Literature Review

What is a literature review?
A literature review discusses published information in a particular subject area, and sometimes
information in a particular subject area within a certain time period.
A literature review:
• has an organizational pattern
• combines both summary and synthesis. A summary is a recap of the important
information of the source, but a synthesis is a re-organization, or a reshuffling, of that
information.
Depending on the goal, a literature review:
• May give a new interpretation of old material
• May combine new with old interpretations.
• May trace the intellectual progression of the field, including major debates.
• May evaluate the sources and advise the reader on the most pertinent or relevant.
How is a literature review different from an academic research paper?
While the main focus of an academic research paper is to support your own argument, the focus
of a literature review is to summarize and synthesize the arguments and ideas of others. In most
cases, this allows you, the writer, to arrive to your argument, or more accurately, your hypothesis
and supporting research. In academic writing, a literature review is usually part of the larger
paper.

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Why do we write literature reviews?
Literature reviews:
• provide you and the reader with a handy guide to a particular topic.
• are useful reports that keep professionals up to date with what is current in the field.
• emphasize the credibility of the writer in his or her field by providing a solid background
for a research paper’s investigation. Comprehensive knowledge of the literature of the
field is essential to most research papers.
Tricks of the trade:
• Find a focus. A literature review, like a term paper, is usually organized around ideas, not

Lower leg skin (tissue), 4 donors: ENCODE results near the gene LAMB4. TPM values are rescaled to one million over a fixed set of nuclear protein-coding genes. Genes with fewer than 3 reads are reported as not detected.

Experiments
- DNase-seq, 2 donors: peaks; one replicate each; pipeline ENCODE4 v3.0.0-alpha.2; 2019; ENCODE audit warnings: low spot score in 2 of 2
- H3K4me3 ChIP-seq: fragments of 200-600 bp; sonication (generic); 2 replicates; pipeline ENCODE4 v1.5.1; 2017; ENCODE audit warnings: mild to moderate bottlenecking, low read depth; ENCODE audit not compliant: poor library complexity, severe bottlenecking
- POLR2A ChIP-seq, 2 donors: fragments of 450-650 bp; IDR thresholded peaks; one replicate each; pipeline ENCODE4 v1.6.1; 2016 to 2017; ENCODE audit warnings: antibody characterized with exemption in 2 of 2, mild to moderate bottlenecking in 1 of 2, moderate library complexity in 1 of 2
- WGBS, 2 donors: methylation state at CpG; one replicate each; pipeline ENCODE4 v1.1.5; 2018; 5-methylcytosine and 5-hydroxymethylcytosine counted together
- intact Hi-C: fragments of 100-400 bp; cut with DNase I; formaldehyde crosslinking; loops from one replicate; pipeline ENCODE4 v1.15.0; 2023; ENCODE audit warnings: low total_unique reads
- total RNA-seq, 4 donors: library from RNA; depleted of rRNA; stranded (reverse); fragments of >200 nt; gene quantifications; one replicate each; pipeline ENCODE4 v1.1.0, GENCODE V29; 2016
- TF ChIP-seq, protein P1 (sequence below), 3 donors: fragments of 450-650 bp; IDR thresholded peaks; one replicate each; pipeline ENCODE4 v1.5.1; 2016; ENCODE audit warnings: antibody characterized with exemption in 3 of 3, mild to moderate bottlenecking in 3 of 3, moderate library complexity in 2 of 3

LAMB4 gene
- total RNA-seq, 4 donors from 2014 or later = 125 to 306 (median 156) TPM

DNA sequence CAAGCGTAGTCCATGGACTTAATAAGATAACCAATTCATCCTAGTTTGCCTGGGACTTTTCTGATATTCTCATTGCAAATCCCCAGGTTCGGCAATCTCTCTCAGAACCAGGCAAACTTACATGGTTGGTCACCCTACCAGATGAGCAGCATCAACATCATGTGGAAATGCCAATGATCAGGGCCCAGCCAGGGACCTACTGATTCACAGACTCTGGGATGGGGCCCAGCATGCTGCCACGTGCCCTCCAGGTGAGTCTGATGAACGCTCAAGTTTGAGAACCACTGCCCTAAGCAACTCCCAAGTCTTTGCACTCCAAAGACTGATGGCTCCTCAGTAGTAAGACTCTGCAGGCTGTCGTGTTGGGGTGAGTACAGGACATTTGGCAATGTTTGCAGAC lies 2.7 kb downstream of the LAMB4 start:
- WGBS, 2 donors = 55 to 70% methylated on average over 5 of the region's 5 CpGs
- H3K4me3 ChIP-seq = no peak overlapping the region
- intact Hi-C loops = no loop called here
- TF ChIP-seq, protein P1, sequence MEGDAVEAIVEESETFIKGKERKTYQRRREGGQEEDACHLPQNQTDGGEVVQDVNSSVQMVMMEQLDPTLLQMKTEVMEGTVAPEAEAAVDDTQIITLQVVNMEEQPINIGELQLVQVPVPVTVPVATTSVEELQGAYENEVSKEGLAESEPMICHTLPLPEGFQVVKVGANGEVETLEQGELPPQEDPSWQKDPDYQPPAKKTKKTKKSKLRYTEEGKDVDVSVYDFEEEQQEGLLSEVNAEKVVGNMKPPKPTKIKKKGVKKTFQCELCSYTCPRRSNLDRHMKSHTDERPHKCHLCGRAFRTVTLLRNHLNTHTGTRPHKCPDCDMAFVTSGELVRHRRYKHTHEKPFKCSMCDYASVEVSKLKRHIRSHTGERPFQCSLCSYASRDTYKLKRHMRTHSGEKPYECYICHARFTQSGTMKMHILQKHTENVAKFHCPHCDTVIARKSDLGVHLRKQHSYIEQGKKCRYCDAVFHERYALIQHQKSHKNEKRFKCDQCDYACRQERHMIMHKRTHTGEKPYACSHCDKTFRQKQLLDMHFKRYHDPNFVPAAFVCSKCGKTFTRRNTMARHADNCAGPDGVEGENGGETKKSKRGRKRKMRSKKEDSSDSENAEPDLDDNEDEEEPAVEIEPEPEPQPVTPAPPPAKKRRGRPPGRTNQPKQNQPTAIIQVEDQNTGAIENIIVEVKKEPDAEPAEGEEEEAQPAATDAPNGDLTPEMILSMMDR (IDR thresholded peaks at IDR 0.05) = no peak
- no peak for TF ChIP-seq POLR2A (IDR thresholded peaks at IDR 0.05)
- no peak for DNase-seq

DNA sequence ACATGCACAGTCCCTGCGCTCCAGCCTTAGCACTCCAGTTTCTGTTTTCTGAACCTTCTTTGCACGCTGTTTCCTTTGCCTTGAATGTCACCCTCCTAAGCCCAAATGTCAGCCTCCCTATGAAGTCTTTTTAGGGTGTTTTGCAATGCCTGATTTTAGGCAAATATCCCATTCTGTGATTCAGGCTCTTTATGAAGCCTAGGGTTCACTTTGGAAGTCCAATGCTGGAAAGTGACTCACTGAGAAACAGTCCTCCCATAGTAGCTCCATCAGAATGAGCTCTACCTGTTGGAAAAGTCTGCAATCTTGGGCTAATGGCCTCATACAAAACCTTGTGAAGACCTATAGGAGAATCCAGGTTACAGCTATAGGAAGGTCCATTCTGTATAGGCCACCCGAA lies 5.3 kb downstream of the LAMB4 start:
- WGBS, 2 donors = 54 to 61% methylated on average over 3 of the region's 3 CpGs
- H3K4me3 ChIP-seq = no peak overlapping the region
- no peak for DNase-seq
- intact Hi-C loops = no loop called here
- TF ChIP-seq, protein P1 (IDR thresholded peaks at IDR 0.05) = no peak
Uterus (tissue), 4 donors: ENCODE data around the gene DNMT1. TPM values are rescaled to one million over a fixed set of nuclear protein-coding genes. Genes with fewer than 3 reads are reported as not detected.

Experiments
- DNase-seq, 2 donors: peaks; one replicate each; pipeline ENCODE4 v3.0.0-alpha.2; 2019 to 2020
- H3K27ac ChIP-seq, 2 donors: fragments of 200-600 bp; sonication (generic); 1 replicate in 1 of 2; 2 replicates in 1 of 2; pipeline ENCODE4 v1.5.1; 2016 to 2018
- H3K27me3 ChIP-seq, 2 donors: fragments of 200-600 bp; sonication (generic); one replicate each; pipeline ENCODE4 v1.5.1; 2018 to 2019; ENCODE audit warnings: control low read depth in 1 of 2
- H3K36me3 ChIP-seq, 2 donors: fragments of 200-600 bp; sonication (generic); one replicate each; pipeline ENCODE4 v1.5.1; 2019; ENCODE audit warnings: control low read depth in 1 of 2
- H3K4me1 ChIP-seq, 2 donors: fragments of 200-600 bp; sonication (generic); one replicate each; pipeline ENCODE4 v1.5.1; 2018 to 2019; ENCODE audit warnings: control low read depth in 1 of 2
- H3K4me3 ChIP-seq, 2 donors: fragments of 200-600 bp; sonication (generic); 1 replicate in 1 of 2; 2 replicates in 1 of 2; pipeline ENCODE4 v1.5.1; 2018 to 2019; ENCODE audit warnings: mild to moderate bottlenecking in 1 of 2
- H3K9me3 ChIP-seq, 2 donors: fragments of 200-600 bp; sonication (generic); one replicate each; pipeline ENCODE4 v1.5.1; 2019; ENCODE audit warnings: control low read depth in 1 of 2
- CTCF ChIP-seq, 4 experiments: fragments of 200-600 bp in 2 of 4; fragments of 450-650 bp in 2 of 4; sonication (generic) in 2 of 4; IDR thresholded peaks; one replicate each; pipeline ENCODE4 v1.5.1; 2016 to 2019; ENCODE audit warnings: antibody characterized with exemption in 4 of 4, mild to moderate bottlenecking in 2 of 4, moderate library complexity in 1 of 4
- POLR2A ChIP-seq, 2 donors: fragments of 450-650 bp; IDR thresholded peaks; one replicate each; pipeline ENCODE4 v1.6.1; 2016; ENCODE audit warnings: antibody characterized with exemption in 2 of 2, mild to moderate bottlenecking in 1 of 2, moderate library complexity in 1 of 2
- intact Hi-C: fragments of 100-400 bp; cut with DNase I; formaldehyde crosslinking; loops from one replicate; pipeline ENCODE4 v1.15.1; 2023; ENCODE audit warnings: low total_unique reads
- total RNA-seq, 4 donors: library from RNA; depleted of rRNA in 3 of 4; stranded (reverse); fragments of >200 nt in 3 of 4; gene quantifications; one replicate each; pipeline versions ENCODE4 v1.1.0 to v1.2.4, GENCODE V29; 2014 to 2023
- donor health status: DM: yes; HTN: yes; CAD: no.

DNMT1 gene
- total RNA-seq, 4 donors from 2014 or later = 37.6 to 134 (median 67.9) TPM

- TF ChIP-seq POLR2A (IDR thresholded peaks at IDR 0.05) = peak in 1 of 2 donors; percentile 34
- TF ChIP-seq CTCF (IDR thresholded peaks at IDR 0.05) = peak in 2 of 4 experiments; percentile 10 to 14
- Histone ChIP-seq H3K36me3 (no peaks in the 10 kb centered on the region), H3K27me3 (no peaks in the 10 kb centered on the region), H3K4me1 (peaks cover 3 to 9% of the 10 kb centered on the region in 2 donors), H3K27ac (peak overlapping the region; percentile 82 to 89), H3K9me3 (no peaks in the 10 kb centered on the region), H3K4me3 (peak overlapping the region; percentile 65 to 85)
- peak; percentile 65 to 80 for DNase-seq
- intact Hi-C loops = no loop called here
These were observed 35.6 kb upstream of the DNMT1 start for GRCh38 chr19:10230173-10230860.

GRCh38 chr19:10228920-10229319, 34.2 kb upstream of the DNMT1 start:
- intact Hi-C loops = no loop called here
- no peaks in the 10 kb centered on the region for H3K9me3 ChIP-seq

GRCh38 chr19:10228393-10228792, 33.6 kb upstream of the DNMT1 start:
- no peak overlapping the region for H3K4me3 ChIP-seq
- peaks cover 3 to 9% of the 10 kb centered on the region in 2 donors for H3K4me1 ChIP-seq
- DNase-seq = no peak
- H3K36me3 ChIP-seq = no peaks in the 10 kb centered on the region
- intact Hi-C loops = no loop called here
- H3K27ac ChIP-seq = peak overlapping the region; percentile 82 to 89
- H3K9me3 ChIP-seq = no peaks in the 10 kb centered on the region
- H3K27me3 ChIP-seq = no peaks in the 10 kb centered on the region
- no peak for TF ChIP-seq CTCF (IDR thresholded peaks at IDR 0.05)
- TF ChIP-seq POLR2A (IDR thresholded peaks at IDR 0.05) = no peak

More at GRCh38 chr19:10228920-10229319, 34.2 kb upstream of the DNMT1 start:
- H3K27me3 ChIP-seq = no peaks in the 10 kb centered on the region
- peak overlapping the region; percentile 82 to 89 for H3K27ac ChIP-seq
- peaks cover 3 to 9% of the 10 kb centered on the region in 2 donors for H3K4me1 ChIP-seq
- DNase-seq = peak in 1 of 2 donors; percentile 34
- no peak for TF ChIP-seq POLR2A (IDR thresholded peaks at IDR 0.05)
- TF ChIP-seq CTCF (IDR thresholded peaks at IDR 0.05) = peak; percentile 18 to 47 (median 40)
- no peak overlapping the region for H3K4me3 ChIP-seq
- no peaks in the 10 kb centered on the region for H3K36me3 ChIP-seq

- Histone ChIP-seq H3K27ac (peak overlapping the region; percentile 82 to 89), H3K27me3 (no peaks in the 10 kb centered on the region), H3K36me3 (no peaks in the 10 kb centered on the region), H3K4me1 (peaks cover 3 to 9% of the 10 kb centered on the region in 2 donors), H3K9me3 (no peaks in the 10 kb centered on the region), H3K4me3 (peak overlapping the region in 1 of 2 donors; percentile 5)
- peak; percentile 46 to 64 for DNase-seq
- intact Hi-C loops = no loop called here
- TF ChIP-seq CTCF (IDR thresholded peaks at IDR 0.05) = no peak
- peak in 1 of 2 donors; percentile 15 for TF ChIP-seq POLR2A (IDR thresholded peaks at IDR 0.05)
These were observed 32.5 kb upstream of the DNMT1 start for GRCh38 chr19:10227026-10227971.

the sources themselves as an annotated bibliography would be organized. This means that
you will not just simply list your sources and go into detail about each one of them, one
at a time. As you read widely but selectively in your topic area, consider instead what
themes or issues connect your sources together. Do they present one or different
solutions? Is there an aspect of the field that is missing? How well do they present the
material and do they portray it according to an appropriate theory? Do they reveal a trend
in the field? A raging debate? Pick one of these themes to focus the organization of your
review.
• Construct a working thesis statement. Yes! Literature reviews have thesis statements as
well! However, your thesis statement will not necessarily argue for a position or an
opinion; rather it will argue for a particular perspective on the material. Some sample
thesis statements for literature reviews are as follows:
The current trend in treatment for congestive heart failure combines surgery and medicine.
More and more cultural studies scholars are accepting popular media as a subject worthy of
academic consideration.
You may have several thesis statements, actually, that support your larger, over-arching focus.
Consider organization
Just like most academic papers, literature reviews also must contain at least three basic elements:
an introduction or background information section that outlines your research problem; the body